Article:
Afterwards he joined the fortunes of Khoja Mohamed Shah Sahib, one of the principal Musalmans in Kashmir, from whom all European travelers had received many kind attentions. The Shah Sahib, being a descendant of the famous Saint of Bokhara, was not without respect even from the Sikhs themselves; and Samud Shah and many other retainers looked up to him in the light of a master and adviser.

Samud Shah was sent to attend upon me by the Shah Sahib, from the first day of my coming to Kashmir;  partly from interested motives, as a quid-pro-quo was expected; partly from respect to the name of an Englishman, and partly, no doubt, in the capacity of a spy. If not otherwise engaged, he was usually in attendance upon me, and I soon found that there was no getting-on without him. His anecdotes, recollections and local information, contributed to render him an invaluable companion in his own country; and he in return was too happy to accompany an English traveler, because, for the time being, he was defended from the insolent bullying of the Sikhs.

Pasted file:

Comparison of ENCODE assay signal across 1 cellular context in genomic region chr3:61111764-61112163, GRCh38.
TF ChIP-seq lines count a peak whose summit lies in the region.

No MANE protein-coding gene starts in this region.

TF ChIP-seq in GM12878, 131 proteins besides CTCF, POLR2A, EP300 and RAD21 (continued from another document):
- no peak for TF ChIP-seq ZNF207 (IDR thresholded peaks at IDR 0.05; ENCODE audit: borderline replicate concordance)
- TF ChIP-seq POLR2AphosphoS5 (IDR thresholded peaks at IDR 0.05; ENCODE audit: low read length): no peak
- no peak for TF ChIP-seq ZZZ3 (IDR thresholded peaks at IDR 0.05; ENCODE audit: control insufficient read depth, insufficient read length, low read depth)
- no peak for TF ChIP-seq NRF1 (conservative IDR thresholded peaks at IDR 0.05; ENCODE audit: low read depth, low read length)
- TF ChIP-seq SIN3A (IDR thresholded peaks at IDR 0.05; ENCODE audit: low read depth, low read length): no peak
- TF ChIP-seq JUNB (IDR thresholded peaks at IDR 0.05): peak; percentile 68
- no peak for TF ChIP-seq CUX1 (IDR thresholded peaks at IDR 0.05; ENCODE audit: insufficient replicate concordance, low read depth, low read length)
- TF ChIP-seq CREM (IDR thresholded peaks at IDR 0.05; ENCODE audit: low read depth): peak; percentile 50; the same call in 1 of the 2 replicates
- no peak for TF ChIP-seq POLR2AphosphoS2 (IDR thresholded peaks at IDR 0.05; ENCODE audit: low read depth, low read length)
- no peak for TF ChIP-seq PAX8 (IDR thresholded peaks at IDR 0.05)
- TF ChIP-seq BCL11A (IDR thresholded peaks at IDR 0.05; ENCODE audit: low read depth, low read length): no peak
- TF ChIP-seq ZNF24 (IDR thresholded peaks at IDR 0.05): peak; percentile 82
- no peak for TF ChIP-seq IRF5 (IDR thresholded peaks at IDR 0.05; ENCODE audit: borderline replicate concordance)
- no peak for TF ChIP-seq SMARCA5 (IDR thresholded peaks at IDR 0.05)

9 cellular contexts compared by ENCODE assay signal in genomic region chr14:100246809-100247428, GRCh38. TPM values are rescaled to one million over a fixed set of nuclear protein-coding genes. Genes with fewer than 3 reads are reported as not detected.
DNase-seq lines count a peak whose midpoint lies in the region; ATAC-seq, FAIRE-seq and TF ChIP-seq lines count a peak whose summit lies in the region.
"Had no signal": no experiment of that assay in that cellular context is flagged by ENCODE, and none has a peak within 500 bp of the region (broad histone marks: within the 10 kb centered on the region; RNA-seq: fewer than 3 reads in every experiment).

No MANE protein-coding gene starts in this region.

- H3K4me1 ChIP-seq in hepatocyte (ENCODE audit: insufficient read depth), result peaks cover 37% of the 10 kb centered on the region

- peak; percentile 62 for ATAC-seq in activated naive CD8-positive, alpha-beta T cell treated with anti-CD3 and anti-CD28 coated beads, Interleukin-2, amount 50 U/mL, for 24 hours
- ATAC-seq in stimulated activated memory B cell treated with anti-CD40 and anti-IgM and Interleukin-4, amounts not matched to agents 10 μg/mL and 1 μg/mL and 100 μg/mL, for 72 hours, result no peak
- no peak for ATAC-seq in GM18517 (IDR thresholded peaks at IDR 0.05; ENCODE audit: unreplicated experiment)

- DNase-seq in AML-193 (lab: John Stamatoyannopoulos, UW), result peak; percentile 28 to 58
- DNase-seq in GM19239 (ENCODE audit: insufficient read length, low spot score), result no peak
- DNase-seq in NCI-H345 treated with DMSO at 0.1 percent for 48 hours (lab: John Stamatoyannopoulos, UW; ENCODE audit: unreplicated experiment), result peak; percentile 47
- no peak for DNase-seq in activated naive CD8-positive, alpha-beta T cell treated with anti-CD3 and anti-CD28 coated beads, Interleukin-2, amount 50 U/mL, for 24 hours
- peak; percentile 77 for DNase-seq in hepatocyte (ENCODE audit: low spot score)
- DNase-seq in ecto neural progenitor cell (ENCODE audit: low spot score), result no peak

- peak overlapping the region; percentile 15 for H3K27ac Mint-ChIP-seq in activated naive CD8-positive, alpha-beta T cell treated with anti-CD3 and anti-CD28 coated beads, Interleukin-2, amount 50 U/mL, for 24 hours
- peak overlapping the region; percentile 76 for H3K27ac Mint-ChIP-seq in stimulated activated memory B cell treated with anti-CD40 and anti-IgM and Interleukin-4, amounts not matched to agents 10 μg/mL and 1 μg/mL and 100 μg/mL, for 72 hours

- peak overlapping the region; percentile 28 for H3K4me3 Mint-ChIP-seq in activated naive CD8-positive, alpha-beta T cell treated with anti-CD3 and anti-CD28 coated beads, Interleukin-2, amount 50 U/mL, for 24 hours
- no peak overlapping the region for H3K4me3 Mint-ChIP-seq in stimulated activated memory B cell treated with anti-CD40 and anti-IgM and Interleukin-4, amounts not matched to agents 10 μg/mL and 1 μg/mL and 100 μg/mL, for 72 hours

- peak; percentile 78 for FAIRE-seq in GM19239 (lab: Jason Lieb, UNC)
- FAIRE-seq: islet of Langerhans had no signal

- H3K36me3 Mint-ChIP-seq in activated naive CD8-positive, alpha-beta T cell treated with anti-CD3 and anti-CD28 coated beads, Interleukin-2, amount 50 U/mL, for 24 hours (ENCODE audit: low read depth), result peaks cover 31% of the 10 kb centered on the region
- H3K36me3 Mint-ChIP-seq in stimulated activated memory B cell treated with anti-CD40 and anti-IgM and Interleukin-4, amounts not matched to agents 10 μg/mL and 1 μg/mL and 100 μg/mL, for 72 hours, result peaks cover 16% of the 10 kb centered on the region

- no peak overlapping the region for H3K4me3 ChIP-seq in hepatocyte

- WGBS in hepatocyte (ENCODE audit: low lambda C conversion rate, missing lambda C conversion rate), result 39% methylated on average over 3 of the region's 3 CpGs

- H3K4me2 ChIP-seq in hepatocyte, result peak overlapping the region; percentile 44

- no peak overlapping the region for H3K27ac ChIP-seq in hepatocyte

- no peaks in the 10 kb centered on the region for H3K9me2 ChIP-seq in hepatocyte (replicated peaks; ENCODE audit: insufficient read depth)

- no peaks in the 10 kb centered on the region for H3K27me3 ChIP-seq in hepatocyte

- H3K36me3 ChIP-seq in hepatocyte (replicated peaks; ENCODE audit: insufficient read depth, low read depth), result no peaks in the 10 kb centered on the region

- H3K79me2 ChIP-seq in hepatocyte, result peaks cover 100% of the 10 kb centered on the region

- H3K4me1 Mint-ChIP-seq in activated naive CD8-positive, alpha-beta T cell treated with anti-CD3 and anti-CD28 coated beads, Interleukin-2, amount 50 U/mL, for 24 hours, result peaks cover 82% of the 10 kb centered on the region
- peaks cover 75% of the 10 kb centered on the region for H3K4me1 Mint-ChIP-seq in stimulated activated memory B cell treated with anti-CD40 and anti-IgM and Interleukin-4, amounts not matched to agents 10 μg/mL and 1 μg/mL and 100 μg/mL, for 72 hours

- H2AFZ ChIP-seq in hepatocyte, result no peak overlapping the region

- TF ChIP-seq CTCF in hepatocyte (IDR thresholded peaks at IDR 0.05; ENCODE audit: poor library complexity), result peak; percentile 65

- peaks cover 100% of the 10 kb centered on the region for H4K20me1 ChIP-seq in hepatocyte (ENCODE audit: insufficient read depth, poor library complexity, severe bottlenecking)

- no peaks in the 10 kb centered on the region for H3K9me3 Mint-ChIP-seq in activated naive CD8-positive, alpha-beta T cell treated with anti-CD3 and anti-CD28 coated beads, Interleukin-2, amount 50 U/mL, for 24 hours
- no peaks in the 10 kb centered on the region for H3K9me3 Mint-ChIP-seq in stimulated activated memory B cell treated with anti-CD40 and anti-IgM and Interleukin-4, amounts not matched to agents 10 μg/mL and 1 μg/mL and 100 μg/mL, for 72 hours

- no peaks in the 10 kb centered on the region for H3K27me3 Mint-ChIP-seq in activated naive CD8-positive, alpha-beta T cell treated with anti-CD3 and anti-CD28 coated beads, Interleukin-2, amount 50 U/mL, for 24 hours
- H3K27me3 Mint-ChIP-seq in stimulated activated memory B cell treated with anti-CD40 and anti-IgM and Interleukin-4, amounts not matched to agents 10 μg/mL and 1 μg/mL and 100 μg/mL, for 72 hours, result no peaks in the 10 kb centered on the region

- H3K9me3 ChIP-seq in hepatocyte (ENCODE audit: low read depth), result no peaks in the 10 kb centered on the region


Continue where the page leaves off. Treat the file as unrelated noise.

He was usually mounted upon a long-backed, long-manned, and long-tailed white Yabu, or Yarkundi, galloway, that safely carried this ponderous burden up and down numerous places where I would sometimes dismount and trust only to my own feet. He always had with him a little tea and sugar and a small metal tea pot in a leather bag, which was fastened to his saddle; and in the middle of the day I usually stopped to give it some employment. A few sticks were collected by a servant in attendance, and a little goat’s milk was procured from the neighbouring cottage; and by these means a most refreshing cup of tea was soon prepared, the milk being boiled together with it. A man must travel in the East to enjoy the reviving effects of tea.